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National municipal policy on Superfund.

The following is NLC's National Municipal Policy regarding the Comprehensive Environmental Response Compensation and Liability Act, better known as Superfund.

Superfund Trust Fund

Congress should reauthorize the Comprehensive Environmental Response, Compensation and Liability Act (also known as Superfund) for at least five years so that existing hazardous waste disposal sites can continue to be identified, evaluated and controlled. Congress should increase the size of the Hazardous Substance Response Trust Fund which supports the Superfund program to one that is $9 to $12 billion so that it will be adequate to clean up the sites already on the National Priority List (NPL) as well as any additional sites added to the list. Trust Fund revenue should be derived from the following sources: by doubling the fees imposed on feedstocks used in the production of hazardous materials and used by hazardous waste generating industries or importers of hazardous materials; by eliminating some of the current exemptions from the fee; by levying feedstock fees on some of the new chemicals deemed by EPA to be hazardous; by establishing a broad based tax (such as an ad valorem tax, an excise tax, or corporate surcharge); and by maintaining the current contribution of general revenue to the Trust Fund.

Standards and Deadlines

EPA, the states, and responsible parties have been hampered in site cleanup decisions by the lack of site cleanup standards. To rectify this problem, the federal government should mandate that Superfund sites be cleaned up to the level required under existing environmental statues such as the Safe Drinking Water Act and the Resource Conservation Recovery Act.

In order to ensure expeditious cleanup of Superfund sites, Congress should statutorily establish timetables for cleanup of sites already on the National Priority List and separate deadlines for the identification, evaluation and cleanup of new sites added to the NPL.

The EPA and other federal agencies involved in hazardous waste site cleanup should increase their economic and administrative commitments to the problem, and make better and more rapid use of the money already available for cleanup. NLC should work with appropriate federal agencies to support improved hazardous waste cleanup.

State and Local Roles in Superfund

The Superfund program can be made more efficient if states and localities are given greater decision-making responsibilities under the program than they have currently. States and localities should have the option to assume full responsibility for planning and implementing Superfund response actions. Such responsibilities should include undertaking preliminary assessments, remedial investigations/feasibility studies, preliminary engineering, selecting contractors, performing removal and remedial actions.

Municipal Liability

Municipal liability for cleanup costs under the federal Superfund statute must be clarified. The U.S. Environmental Protection Agency recognizes that municipal solid waste (including both garbage and sewage sludge) contains only insignificant amounts of hazardous constituents and in its Interim Municipal Settlements Policy provides that EPA will identify local governments as potentially responsible parties (PRPs) at hazardous waste sites only in exceptional circumstances.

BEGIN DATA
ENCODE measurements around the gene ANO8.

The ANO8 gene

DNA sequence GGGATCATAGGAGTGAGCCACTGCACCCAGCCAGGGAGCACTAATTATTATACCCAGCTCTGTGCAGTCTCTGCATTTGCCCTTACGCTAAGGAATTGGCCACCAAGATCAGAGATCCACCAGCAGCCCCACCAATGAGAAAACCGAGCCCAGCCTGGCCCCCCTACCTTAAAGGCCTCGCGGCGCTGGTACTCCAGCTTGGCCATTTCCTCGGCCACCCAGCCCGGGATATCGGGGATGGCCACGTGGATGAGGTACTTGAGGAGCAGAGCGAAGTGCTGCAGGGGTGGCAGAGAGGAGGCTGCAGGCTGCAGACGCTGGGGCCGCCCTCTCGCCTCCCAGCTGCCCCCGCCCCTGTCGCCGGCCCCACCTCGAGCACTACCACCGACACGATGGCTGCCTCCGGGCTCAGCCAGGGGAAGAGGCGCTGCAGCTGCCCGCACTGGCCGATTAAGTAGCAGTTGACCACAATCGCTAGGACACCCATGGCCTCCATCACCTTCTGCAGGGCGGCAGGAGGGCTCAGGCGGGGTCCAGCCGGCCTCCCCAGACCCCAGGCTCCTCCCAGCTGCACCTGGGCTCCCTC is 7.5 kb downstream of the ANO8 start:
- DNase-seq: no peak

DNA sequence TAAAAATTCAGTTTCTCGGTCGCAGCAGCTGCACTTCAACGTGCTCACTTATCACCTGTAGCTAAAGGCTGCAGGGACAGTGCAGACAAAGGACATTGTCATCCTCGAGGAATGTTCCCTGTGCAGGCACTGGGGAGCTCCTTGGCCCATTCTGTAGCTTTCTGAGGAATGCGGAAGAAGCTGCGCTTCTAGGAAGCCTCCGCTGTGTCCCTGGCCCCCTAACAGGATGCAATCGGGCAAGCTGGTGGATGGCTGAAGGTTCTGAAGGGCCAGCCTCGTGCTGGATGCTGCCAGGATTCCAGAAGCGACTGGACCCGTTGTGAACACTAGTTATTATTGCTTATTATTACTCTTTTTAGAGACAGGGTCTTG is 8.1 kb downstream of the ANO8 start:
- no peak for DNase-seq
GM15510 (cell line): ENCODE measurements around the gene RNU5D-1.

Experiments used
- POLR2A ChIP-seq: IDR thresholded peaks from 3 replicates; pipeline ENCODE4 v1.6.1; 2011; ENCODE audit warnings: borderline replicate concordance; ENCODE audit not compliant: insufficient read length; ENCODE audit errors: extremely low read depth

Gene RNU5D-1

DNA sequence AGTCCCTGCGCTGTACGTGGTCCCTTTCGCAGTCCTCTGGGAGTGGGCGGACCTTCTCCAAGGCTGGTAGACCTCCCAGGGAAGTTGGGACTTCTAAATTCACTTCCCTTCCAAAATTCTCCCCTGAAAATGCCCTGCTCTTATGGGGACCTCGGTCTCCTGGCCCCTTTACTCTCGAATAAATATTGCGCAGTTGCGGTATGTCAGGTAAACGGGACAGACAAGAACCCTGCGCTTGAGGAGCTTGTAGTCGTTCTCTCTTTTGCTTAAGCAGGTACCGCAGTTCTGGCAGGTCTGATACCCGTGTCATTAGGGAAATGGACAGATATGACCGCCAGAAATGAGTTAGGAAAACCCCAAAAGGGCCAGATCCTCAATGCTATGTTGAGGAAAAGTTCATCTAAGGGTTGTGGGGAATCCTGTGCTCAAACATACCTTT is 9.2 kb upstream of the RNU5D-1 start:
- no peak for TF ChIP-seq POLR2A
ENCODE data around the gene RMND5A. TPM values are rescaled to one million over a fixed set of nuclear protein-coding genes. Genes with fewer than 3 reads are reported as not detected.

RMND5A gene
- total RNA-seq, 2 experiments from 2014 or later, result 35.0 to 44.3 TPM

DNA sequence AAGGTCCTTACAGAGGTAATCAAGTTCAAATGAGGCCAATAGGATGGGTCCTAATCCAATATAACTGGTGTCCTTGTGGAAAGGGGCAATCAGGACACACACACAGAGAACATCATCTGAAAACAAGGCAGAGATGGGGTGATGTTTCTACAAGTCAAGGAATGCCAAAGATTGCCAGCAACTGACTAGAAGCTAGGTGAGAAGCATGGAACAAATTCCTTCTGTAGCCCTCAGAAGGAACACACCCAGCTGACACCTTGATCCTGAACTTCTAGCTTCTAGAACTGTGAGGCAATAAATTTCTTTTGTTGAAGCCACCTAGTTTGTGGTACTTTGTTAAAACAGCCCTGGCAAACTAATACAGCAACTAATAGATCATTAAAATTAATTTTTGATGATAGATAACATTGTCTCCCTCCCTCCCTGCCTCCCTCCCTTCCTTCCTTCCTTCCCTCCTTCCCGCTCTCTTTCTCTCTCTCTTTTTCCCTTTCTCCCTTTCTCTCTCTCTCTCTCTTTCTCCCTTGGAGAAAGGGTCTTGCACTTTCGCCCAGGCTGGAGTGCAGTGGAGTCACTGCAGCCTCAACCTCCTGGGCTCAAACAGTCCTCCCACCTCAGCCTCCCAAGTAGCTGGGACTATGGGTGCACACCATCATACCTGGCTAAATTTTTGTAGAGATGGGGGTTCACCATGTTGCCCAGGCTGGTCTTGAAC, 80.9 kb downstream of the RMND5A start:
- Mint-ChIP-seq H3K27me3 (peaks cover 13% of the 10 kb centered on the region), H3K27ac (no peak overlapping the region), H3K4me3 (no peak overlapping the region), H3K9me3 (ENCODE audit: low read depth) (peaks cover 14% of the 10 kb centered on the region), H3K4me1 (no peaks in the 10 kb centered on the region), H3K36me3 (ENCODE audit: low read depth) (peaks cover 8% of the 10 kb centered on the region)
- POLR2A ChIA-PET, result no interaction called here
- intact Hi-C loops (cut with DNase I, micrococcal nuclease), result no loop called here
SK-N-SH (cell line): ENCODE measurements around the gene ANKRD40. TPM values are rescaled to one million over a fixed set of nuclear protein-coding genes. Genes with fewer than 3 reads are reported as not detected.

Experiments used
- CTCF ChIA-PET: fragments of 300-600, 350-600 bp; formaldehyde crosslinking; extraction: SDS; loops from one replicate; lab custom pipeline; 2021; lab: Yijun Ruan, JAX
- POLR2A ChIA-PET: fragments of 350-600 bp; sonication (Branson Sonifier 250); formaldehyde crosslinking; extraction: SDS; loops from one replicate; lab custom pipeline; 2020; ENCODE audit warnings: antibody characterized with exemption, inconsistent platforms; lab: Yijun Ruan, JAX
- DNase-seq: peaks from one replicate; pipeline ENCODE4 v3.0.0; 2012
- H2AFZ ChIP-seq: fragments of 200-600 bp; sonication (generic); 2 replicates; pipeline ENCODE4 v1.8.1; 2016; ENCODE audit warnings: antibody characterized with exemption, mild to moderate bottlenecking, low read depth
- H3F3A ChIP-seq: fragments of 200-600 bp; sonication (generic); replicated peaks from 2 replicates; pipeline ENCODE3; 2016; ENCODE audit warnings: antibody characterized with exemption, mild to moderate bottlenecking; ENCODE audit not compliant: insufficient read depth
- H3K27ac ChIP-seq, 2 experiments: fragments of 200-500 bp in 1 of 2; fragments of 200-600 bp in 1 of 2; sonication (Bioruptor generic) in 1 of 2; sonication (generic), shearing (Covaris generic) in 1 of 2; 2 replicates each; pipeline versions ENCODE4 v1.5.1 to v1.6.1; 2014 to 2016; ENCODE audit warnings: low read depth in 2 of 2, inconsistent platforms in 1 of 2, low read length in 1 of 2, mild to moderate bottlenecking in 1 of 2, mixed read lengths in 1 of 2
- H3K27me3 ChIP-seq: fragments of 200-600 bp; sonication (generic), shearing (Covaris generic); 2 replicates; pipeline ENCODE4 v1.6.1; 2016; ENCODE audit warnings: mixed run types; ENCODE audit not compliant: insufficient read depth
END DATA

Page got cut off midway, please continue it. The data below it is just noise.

The Interim Municipal Settlements Policy, while a laudable first step, is an inadequate response to the concerns of municipalities. First, the Policy applies only to (public and private) transporters and generators of municipal solid waste, but not to municipal owners and operators of Superfund sites. Second, the Settlements Policy does not protect transporters and generators of municipal solid waste from lawsuits by private parties for cost recovery and contribution to the clean up costs at these sites.

To assure that municipalities will not be held responsible, through private party litigation or otherwise, to assume full financial responsibility for clean up costs, NLC supports enactment of legislation which would:

* eliminate local government liability under Superfund for the disposal of ordinary municipal waste, both garbage and sewage sludge;

* provide expedited de minimis settlements for hazardous materials generated by local government operations;

* allocate costs on the basis of the toxicity rather than the volume of the municipal waste;

* strengthen local governments' ability to protect and restore the environment by enabling them to recover costs for damages to natural resources; and

* reauthorize Superfund at an adequate funding level so that cleanup of existing hazardous waste sites can continue.

* State Response Funds

In order to ensure that states have adequate resources to both respond to hazardous waste emergencies and to execute their broad responsibilities under Superfund, states should have the authority to establish state-level hazardous waste response funds. Congress should amend CERCLA to repeal the current preemption of state authority to develop state hazardous response funds.

State and Local Matching Share

The current state matching requirements under CERCLA are too burdensome, hampering cleanup efforts. Congress should require states to pay only 10 percent of total cleanup costs at publicly owned or operated Superfund sites. The 50 percent matching requirement should continue to be required at publicly owned and operated sites. Additionally, Congress should liberalize conditions under which states may generate credits which can be used to offset the state matching requirements. This could be accomplished by crediting states for past cleanup actions, reimbursing states that have already expanded more than 10 percent of costs at Superfund sites they owned but did not operate, or crediting a state's administrative expenses toward its matching share.